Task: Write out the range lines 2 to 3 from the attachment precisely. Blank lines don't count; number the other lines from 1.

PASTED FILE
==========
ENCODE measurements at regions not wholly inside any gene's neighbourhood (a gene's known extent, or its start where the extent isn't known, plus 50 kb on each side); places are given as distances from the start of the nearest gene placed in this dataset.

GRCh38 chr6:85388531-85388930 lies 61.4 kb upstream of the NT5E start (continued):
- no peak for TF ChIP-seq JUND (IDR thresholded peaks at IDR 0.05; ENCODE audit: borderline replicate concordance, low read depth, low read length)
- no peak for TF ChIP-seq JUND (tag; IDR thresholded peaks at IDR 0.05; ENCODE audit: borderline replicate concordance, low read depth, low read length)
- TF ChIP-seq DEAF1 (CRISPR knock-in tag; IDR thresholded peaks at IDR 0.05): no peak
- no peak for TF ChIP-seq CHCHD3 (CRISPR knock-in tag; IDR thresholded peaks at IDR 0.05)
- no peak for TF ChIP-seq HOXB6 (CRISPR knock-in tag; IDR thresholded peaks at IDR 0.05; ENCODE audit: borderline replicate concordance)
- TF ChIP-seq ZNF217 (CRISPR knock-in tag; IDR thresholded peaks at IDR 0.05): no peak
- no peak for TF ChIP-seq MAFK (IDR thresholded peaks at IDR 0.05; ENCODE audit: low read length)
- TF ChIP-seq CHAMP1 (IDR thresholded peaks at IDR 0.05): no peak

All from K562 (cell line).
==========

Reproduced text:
GRCh38 chr6:85388531-85388930 lies 61.4 kb upstream of the NT5E start (continued):
- no peak for TF ChIP-seq JUND (IDR thresholded peaks at IDR 0.05; ENCODE audit: borderline replicate concordance, low read depth, low read length)